Getting around Toronto on a Toronto holiday is so easy. Streetcars (trams), buses and bikes will get you from A to B. It’s a brilliant city to wander around on foot, and there is something around every corner to distract little people from whinging and whining. There is plenty of things to do with kids in Toronto!

Things to do with kids in Toronto includes lots of cycling. As a family, we happily bike downtown and all over the city (we live three miles east of Downtown in Leslieville). Downtown Toronto is nowhere near as crazy as some of England’s major cities - vehicles are very respectful of cyclists, roads are super wide, and most major have cycle lanes. Dedicated cycle paths also run parallel with parts of Lake Ontario. The streetcar system (trams) also slows the traffic down and you can easily get from one side of Toronto to another on a street car, and kids travel free!

INSIDER TIP - You’ll need exact change to travel on a street car, or you can purchase a Presto card and tap to travel - a bit like London’s Oyster card - see the link in the Handy Links section for info on where to purchase a Presto card.

Toronto Bike Share is HUGE - there are over 600 stations across the city so you’re never far from a station. These bikes are for 16 years plus, so if you have younger kids and want to explore the city on two wheels, you’ll need to hire kids' bikes from a private bike hire company. Wheel Excitement on Queen Quay West (1.3km south of Union Station) rents bikes from $15 CAD an hour, plus $5 CAD thereafter.

Taxis are plenty, you can hail one down and pay by debit or credit card if needed. It’s good form to add a tip in the region of 15%.

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Welcome to Toronto - check in, un-pack and find your feet

Getting to Downtown Toronto from Toronto Pearson Airport on a Toronto holiday is super easy. Blowing $70 bucks on a taxi and sitting in the city’s traffic really isn’t necessary when you can jump straight on the UP Express from Toronto Pearson airport and be right in the heart of Downtown Toronto within 25 minutes for just $27.50 for a one-way family ticket (2 adults and up to 3 guests 19 years of age and under).

There’s no shortage of hotels in Toronto for a Toronto holiday as a family. For ease, comfort and location, families can’t go wrong with The Delta. This upmarket tourist class hotel (by Marriott) is a hop, skip and jump from Union Station, (Toronto’s Paddington Station equivalent) where you’ll jump off the UP Express. And possibly back on it to return to the airport after your Toronto holiday.

There are cheaper hotel alternatives depending on your budget, and it’s also worth looking into renting an Airbnb or similar. And there's are a ton of downtown condos available for short-term rental. (Condo is the North American term for apartment).

You’re going to fall head over heels in love with Toronto as soon as you walk out of the front entrance of Union Station onto Front Street Plaza on your Toronto holiday. Especially if you’re visiting over the summer holidays. You can’t help but get high on the energy, the colours, the vivid blue skies, and the romance and elegance of the Fairmont Royal York (Toronto’s version of The Savoy) which is directly opposite Union Station - also a pretty impressive building - inside and out.

And right through to the end of August, expect to see Front Street Plaza alive with live entertainment, quirky food vendors and plenty of fun in the sun.

Also, expect to be hit by the heat over the summer months. With highs of 35 degrees, and humidity levels exceeding 80%, Toronto’s summer weather is consistent and HOT! Toronto is on the same latitude as the south of France, so don’t bother packaging your jeans and jumpers - you won’t need them. Pack a pakamac though, Toronto is partial to the odd flash flood storm in late summer. But they are over and done with in a jiffy for the most part. the rain doesn't need to impact of things to do with kids in Toronto.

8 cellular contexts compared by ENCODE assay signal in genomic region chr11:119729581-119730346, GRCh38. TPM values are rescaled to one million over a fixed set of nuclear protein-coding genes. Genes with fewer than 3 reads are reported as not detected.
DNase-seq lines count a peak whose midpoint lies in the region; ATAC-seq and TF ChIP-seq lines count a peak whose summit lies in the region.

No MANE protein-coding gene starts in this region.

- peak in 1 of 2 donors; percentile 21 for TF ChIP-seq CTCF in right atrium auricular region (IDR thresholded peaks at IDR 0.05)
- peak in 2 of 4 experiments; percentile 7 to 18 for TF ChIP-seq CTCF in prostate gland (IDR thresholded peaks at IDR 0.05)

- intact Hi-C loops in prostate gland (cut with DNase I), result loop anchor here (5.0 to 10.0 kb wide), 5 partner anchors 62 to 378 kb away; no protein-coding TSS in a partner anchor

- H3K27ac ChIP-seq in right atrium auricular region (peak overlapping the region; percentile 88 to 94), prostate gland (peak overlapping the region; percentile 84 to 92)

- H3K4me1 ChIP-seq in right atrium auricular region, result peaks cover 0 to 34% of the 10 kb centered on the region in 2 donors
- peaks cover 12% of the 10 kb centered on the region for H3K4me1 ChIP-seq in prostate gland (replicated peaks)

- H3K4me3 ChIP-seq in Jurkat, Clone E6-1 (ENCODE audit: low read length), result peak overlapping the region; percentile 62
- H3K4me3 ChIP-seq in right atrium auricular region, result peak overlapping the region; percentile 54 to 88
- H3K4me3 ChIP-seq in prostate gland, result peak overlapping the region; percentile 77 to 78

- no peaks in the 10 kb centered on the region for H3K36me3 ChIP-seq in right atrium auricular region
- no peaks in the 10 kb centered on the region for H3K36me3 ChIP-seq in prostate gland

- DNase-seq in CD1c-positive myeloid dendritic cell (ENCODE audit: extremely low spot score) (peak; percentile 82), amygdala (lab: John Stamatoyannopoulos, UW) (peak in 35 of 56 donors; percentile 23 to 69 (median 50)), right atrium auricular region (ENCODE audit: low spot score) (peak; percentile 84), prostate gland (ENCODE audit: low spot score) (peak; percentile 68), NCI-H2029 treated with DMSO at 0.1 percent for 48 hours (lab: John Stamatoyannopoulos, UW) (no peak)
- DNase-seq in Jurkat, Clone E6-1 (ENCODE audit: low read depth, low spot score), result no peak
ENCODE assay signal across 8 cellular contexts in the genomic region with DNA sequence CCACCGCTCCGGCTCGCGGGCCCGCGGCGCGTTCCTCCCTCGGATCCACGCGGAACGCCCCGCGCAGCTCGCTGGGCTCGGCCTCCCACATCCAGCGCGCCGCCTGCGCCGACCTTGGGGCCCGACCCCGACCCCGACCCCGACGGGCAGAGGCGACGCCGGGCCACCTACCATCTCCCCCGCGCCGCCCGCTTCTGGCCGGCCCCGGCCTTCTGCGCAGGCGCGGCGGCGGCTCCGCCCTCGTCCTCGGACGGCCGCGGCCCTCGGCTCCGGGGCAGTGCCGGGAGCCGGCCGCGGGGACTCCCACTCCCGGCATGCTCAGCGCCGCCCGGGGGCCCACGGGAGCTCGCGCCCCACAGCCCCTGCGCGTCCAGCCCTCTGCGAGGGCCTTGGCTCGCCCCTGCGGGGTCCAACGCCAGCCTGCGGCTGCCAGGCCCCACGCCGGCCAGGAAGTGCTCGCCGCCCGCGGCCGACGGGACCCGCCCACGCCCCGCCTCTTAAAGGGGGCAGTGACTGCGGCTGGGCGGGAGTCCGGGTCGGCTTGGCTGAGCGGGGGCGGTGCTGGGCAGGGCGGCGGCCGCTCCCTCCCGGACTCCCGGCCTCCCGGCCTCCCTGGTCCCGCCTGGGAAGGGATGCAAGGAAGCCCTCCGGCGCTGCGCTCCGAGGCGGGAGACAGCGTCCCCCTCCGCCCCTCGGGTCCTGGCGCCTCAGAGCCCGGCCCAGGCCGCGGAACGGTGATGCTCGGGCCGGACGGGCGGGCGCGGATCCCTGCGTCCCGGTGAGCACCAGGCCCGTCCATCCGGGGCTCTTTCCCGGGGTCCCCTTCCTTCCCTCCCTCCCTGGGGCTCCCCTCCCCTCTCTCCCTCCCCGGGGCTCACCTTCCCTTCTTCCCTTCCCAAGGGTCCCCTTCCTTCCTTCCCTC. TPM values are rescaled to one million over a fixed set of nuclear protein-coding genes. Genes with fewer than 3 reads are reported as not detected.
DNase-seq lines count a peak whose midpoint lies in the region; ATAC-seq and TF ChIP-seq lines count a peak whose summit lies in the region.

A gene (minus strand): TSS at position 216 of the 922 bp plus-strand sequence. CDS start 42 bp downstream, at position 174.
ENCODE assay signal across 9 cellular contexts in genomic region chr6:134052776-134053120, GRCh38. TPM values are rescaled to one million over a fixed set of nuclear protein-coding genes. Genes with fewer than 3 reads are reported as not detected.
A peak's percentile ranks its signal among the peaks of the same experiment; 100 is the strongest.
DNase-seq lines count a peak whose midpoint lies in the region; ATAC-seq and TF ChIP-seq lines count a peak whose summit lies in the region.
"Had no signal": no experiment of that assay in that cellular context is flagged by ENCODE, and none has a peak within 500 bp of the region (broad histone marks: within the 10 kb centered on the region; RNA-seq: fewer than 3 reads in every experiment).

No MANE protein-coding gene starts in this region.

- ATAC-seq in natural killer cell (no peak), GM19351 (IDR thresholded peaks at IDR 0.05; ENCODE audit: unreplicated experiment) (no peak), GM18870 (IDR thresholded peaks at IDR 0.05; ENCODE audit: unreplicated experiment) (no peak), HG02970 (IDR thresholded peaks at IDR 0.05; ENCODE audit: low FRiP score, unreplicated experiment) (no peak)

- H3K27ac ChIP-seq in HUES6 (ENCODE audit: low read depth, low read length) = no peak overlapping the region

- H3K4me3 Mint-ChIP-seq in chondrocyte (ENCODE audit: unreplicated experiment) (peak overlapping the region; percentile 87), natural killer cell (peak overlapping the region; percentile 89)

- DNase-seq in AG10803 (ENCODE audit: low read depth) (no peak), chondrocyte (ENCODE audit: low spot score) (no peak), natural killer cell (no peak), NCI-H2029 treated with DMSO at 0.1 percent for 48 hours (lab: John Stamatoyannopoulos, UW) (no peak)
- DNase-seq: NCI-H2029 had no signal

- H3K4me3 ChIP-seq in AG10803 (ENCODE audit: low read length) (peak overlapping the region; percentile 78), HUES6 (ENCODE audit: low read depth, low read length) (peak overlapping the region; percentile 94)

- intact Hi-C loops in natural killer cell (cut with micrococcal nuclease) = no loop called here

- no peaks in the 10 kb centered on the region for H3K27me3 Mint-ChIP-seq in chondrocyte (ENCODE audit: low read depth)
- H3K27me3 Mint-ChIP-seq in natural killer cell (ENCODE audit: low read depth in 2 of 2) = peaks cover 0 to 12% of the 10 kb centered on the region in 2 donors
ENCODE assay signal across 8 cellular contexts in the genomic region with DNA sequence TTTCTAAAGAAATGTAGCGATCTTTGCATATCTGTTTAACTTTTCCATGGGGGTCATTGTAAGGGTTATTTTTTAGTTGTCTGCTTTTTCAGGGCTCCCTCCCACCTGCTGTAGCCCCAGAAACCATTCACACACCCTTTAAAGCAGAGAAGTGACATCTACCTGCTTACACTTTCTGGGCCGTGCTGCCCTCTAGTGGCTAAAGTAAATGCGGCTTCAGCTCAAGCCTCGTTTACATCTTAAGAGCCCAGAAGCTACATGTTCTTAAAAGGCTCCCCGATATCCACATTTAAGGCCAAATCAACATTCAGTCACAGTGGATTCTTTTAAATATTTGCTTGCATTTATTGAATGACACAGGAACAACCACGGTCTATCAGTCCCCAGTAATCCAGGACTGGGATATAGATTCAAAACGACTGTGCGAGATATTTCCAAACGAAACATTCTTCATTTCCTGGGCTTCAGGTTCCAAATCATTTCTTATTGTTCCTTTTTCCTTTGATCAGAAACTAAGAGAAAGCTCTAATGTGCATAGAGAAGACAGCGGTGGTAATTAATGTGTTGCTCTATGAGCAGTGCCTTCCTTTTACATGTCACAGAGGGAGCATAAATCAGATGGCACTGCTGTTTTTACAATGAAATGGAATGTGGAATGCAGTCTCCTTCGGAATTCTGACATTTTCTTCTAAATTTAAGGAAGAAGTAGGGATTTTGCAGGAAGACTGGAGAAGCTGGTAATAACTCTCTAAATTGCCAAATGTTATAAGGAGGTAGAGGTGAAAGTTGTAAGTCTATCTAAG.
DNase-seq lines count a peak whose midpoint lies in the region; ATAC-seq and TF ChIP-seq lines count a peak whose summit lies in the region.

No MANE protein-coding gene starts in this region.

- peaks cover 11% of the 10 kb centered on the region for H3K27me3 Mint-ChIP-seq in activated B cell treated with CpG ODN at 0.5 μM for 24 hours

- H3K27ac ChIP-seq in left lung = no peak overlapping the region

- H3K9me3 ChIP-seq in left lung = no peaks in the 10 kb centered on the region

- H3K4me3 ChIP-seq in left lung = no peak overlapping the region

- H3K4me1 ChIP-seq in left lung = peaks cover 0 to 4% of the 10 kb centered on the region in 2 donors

If you want to splash out on a hotel on your Toronto holiday where you can cool off and the kids can splash around in an outdoor pool, Toronto has a handful of hotels with really cool rooftop pools (see the Handy Links section), but, in my opinion, there’s no need to splash more cash on fancy pools, Toronto has dozens of outdoor public swimming pools across the city, which you can visit for free! Plus, there’s a plethora of splash pads in parks all over town so always take a towel and the kids’ swimsuits out with you on your Toronto holiday when exploring the city, because it’s likely you’ll stumble upon one of these splash pads - a great way to cool down. And of course I absolutely recommend a day on one of Toronto’s beaches.

There’s a distinct NYC feel to Downtown Toronto, certainly when you look up. At eye level, admire the beautiful floral displays, art installations and pop-ups, incredible urban graffiti art, and the quirky and colourful Muskoka chairs that line the streets. And of course, you can’t miss the CN Tower, which rises above the city - 554 meters to be exact.

It’s likely you’ll be landing in Canada mid-afternoon on your Toronto holiday. Most flights from the UK land between 2 pm and 6 pm EST- your body clock will be telling you it’s much later as there is a minus five hour time difference so you’re all going to be feeling the onset of tiredness mixed with the excitement that emanates from a city like Toronto on a Toronto holiday.

Check into your chosen hotel downtown, freshen up, and head back out for a bite to eat before bed. You are spoilt for choice when it comes to eating out in Toronto. This city offers every type of cuisine. And then some. Further down this article I’ve listed some of our favourite places to wine and dine as a family on a Toronto holiday.

Tipping culture on a Toronto holiday - you’ll be prompted to tip by most card machines handed to you if you’re using plastic to pay, especially if you’re purchasing food and drink. You’ll be pushed to add 15%, 18% or 20%! As a tight Northerner, I never tip more than 15% (unless I've had too much to drink and really like the waiter ) . Also, bear in mind that HST tax will be added to your bill too so always allow for this (13% on top of your bill).
Many places across Toronto are cashless and only accept plastic so don’t bother getting hundreds of pounds of money exchanged for dollars.